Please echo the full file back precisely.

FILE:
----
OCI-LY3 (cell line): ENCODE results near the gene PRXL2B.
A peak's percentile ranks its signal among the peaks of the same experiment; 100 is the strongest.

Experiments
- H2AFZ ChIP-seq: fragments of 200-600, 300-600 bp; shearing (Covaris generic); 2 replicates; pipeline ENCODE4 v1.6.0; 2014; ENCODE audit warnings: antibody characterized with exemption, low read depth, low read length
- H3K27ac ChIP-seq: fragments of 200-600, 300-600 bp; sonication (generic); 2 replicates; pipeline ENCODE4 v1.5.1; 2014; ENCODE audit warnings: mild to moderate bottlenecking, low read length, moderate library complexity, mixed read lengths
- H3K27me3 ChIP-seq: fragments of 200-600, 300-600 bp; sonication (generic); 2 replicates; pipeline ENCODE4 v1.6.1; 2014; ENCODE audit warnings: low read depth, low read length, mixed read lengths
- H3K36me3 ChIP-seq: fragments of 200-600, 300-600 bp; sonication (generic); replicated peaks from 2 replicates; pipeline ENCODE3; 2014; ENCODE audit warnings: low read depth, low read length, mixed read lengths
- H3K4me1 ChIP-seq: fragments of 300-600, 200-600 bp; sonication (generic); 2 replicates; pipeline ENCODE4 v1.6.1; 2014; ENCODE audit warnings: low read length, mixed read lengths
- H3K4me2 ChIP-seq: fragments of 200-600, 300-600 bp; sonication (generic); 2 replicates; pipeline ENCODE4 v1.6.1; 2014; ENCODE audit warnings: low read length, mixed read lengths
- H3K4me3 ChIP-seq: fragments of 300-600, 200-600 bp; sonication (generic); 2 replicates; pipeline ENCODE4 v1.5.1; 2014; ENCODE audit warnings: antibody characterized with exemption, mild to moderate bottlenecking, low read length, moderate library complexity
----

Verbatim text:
OCI-LY3 (cell line): ENCODE results near the gene PRXL2B.
A peak's percentile ranks its signal among the peaks of the same experiment; 100 is the strongest.

Experiments
- H2AFZ ChIP-seq: fragments of 200-600, 300-600 bp; shearing (Covaris generic); 2 replicates; pipeline ENCODE4 v1.6.0; 2014; ENCODE audit warnings: antibody characterized with exemption, low read depth, low read length
- H3K27ac ChIP-seq: fragments of 200-600, 300-600 bp; sonication (generic); 2 replicates; pipeline ENCODE4 v1.5.1; 2014; ENCODE audit warnings: mild to moderate bottlenecking, low read length, moderate library complexity, mixed read lengths
- H3K27me3 ChIP-seq: fragments of 200-600, 300-600 bp; sonication (generic); 2 replicates; pipeline ENCODE4 v1.6.1; 2014; ENCODE audit warnings: low read depth, low read length, mixed read lengths
- H3K36me3 ChIP-seq: fragments of 200-600, 300-600 bp; sonication (generic); replicated peaks from 2 replicates; pipeline ENCODE3; 2014; ENCODE audit warnings: low read depth, low read length, mixed read lengths
- H3K4me1 ChIP-seq: fragments of 300-600, 200-600 bp; sonication (generic); 2 replicates; pipeline ENCODE4 v1.6.1; 2014; ENCODE audit warnings: low read length, mixed read lengths
- H3K4me2 ChIP-seq: fragments of 200-600, 300-600 bp; sonication (generic); 2 replicates; pipeline ENCODE4 v1.6.1; 2014; ENCODE audit warnings: low read length, mixed read lengths
- H3K4me3 ChIP-seq: fragments of 300-600, 200-600 bp; sonication (generic); 2 replicates; pipeline ENCODE4 v1.5.1; 2014; ENCODE audit warnings: antibody characterized with exemption, mild to moderate bottlenecking, low read length, moderate library complexity